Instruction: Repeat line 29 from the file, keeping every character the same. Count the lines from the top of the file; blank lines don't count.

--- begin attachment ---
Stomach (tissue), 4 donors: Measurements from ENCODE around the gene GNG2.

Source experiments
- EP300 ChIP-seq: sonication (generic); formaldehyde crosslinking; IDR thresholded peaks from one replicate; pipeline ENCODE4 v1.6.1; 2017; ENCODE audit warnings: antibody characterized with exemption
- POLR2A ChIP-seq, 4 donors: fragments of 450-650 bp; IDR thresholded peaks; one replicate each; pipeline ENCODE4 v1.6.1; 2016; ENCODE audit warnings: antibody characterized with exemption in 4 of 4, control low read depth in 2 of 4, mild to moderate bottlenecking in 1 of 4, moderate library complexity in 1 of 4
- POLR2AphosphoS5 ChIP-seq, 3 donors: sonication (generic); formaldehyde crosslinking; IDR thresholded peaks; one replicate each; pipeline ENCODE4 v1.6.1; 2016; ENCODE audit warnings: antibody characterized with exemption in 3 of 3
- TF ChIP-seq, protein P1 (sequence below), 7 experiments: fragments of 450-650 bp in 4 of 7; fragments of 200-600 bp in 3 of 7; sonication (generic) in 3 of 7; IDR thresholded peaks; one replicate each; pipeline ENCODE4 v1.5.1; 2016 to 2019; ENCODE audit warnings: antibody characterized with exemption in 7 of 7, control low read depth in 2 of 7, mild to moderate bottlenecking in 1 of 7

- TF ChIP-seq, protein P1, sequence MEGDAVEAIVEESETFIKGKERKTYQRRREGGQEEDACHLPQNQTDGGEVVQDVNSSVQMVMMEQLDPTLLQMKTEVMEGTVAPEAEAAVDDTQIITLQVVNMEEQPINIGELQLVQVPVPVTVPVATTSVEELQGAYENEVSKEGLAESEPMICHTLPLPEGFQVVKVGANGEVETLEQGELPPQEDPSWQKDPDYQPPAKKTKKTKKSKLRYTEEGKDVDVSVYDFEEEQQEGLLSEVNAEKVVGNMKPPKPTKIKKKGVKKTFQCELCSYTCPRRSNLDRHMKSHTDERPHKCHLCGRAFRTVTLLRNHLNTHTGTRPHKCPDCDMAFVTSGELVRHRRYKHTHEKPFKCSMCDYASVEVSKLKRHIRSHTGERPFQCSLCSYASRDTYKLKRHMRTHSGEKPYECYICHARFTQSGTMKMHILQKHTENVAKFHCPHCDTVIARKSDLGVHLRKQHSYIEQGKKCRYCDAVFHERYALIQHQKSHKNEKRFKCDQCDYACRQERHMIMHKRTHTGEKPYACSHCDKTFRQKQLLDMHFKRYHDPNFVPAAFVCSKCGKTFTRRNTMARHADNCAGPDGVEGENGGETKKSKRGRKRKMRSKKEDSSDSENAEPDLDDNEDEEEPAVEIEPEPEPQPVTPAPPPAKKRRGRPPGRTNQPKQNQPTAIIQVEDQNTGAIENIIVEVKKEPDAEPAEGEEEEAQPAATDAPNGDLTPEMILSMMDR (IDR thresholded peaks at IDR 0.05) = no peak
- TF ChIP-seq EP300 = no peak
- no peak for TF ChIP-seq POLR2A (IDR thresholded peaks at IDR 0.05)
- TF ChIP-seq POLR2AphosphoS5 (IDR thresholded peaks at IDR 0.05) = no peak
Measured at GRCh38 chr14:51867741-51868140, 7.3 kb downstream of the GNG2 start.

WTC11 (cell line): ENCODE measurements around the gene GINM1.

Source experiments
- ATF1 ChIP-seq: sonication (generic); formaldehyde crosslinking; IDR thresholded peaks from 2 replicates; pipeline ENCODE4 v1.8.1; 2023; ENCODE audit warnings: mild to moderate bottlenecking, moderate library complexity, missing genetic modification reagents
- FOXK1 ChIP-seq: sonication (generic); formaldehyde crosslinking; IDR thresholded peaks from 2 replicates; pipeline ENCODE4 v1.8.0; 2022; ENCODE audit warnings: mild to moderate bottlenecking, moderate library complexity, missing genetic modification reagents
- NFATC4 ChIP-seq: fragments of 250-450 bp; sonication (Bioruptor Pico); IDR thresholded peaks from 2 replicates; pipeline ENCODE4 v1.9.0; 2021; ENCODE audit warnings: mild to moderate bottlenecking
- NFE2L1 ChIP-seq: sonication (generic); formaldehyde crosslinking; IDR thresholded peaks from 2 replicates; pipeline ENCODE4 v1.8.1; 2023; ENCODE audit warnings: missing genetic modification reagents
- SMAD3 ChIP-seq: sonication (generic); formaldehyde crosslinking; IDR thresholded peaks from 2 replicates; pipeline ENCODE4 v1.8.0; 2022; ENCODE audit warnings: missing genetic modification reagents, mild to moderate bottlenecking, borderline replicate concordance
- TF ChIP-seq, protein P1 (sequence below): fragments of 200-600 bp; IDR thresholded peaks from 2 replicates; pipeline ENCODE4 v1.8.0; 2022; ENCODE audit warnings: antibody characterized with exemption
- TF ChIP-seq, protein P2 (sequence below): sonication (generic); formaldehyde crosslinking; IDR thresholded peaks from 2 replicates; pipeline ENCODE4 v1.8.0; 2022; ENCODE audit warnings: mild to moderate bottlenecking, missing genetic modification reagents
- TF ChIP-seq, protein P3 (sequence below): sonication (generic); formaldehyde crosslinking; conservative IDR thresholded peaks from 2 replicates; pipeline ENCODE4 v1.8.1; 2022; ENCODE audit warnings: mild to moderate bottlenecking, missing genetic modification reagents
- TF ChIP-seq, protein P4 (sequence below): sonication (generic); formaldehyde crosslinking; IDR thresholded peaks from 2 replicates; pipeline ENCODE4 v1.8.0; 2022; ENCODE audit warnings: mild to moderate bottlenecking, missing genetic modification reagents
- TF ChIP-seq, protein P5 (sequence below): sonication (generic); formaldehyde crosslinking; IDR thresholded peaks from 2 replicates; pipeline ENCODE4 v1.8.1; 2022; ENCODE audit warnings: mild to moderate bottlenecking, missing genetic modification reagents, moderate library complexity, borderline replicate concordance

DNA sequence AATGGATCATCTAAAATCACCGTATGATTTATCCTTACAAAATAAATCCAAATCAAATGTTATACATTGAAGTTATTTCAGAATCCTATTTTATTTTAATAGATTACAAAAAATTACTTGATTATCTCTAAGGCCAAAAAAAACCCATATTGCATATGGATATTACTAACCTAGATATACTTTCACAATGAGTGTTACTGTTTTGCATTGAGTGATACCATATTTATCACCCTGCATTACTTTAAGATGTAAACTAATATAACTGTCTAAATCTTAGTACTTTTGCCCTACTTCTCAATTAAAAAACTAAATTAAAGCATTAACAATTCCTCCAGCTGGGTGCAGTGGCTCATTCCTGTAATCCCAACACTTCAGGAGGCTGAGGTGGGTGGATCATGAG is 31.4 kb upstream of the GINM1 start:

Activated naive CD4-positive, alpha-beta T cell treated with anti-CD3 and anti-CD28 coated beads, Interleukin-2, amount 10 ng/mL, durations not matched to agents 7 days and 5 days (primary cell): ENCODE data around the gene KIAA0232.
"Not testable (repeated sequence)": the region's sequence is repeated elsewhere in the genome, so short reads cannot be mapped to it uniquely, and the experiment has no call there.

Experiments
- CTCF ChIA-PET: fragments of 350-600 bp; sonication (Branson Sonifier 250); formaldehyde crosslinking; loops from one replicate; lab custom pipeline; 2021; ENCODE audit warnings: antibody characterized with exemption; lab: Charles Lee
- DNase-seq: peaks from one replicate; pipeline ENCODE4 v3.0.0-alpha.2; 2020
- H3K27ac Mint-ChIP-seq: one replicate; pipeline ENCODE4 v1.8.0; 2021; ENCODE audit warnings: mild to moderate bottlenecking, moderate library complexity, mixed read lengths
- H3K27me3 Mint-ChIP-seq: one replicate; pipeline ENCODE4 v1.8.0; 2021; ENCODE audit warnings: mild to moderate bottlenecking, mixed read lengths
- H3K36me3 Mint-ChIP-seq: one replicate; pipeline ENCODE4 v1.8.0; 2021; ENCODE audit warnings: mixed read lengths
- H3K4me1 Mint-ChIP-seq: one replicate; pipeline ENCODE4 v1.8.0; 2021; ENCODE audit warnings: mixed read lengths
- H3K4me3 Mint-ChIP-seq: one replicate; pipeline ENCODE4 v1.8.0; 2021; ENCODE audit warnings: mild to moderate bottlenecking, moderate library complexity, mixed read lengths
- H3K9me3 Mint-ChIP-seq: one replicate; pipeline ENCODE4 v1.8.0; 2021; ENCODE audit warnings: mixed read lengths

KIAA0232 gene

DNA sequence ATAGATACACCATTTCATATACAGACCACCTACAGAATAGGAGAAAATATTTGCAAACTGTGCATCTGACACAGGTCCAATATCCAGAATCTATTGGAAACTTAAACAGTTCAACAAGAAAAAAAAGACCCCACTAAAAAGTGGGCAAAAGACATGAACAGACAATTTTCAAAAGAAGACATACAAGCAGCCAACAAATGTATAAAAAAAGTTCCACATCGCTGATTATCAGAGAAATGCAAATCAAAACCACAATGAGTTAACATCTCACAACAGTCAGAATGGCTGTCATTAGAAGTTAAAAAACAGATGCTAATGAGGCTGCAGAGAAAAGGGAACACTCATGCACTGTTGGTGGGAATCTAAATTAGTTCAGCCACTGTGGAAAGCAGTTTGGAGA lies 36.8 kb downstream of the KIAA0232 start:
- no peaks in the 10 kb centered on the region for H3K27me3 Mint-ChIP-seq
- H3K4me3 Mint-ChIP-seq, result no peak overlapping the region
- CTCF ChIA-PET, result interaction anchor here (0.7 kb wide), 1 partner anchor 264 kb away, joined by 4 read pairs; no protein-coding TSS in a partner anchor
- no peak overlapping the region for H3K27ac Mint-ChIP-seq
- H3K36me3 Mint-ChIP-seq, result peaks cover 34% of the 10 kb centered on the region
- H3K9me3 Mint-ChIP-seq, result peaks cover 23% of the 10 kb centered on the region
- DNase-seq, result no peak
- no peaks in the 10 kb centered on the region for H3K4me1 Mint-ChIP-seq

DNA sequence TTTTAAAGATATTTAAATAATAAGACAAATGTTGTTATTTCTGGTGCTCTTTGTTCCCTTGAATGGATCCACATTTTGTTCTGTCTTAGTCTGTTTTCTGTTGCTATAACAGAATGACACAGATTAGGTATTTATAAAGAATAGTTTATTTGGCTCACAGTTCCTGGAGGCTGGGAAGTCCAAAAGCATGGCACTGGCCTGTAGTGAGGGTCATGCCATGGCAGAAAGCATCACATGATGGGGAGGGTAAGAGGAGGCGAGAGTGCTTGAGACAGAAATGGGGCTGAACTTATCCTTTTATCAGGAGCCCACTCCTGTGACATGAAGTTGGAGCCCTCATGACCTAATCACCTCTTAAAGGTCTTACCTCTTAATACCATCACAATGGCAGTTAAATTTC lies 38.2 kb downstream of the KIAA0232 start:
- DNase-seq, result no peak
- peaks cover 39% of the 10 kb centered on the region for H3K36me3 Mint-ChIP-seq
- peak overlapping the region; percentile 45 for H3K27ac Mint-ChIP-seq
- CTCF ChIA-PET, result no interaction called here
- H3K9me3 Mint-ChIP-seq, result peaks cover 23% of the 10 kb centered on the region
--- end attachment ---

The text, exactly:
- DNase-seq: peaks from one replicate; pipeline ENCODE4 v3.0.0-alpha.2; 2020